US: Early planting, field crop yield indications may be moving market

By Aerin Einstein-Curtis contact

- Last updated on GMT

'Good moisture and quick planting and if you put those two pieces together that’s a great start to the corn season at or above trend line yields,' says Iowa State University economist, Chad Hart. Image ©
'Good moisture and quick planting and if you put those two pieces together that’s a great start to the corn season at or above trend line yields,' says Iowa State University economist, Chad Hart. Image ©

Related tags: Wheat, Soybean

The potential for a good US feed crop yield may be helping move the market as farmers look toward the fall, says an economist.

Monday’s crop planting report from the US Department of Agriculture (USDA) offers indicators that the 2016 corn crop may be at or above average yield said Chad Hart, Associate Professor of Economics and Crop Markets Specialist Extension Economist with Iowa State University.  

“Earlier planted crops give that crop more time to grow and mature may lead to better yield given normal moisture​,” he told FeedNavigator. Currently the corn crop is about 15 percentage points ahead of average and the soybean crop is two percentage points ahead, he added.

Farmers have been talking about recent market rallies and a desire to take advantage of current prices, he said. “If we’re looking at good planting, potential lower prices I’ll take advantage of what may be a higher price today,”​ he added.

“They’re trying to figure out how to put in price protection,” ​he said. But, farmers are also looking for ways to maintain some flexibility if prices do rise in the fall.

Farmers are likely looking to the second half the growing season to see what weather conditions bring, said Hart. As enough time remains that conditions could change before either planting or the growing season end.

Last year corn and soybean crops also saw an early start in planting, but excessive moisture starting in early-May delayed or damaged some crops, he said. This year one concern is how quickly conditions might dry out during the summer.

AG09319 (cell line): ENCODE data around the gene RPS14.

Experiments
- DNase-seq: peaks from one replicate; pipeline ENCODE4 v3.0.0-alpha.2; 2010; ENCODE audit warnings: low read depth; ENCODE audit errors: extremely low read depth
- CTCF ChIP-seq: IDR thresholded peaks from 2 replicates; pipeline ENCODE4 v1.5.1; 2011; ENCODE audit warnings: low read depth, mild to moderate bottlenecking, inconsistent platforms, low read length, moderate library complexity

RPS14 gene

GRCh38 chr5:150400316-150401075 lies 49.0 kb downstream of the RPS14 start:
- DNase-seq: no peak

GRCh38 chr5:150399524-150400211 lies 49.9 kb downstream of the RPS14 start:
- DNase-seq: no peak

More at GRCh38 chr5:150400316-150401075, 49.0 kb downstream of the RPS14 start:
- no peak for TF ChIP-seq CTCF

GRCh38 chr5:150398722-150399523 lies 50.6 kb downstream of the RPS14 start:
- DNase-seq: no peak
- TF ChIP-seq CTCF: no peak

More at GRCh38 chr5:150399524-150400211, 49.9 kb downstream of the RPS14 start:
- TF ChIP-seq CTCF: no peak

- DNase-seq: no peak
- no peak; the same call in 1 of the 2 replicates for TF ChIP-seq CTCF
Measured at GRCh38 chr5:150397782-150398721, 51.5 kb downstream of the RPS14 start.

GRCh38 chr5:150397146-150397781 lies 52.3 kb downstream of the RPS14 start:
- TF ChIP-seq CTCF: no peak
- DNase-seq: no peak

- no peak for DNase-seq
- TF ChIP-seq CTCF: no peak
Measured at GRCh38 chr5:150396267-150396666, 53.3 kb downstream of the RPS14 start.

“We’ll continue to watch planting process,” ​he said. “We still have half the crop to get in and does it get in for the early part of May or [is there] some delay? And moisture conditions are great but could it slow things down?”

Feed crop plantings           

In corn, about 45% of intended acres have been planted by the week ending May 1, even with the uptick in acres from last year, reported the USDA.

“As we look at the state level numbers it’s mixed, [and] most states are running ahead of schedule,”​ said Hart. “Illinois and Iowa are both running well ahead of usual pace for planting – Illinois has two-thirds of the corn crop planted and Iowa is at almost 60% – that says that you’ve got your two largest producing states well ahead in terms of that planting.”

The mild winter many states experienced allowed for the accumulation of soil moisture, he said. Although there were some concerns about moisture levels, a dry spell in the Midwest prior to the planting period aided an early start.   

However, there are a few states including Michigan, Colorado and South Dakota behind where they usually are this point in the planting season, he said.

“Good moisture and quick planting and if you put those two pieces together that’s a great start to the corn season at or above trend line yields,”​ he said.

Nationally, soybeans also are ahead of the multi-year average, said Hart, but slightly behind with where they were last year at this point. “But, we had an incredible run at the end of April last year especially in Missouri,”​ he added.

Large soybean growing states like Iowa and Illinois are running at or ahead of average, although Indiana is behind he said. The state to watch as the planting season continues through May likely will be Missouri.

At 11% planted, the state is running ahead of where it was at this time last year and on average, reported the USDA. And, in the March prospective planting report the state had increased the amount of soybean intended by 121% to about 5.5m acres.

Another factor to watch is the maturation of the winter wheat crop, as that can bring challenges for planting, said Hart.

“A lot of that is heading now, and we’ll watch to see when that harvest rolls in especially in the latter half of spring planting,” ​he said. “There’s a transition that happens between winter wheat and spring crops that they have to juggle as they move forward.

Additionally, the spring wheat planting is more than half done and ahead of where it was on average, said the USDA. However, with about 54% of the crop planted, it is slightly behind the 69% that had been planted at this time last year.

Sorghum planting is behind both where it was at this point last year, and the multi-year average, said the agency. But oat and barley plantings are ahead of where they usually are at this time of year.

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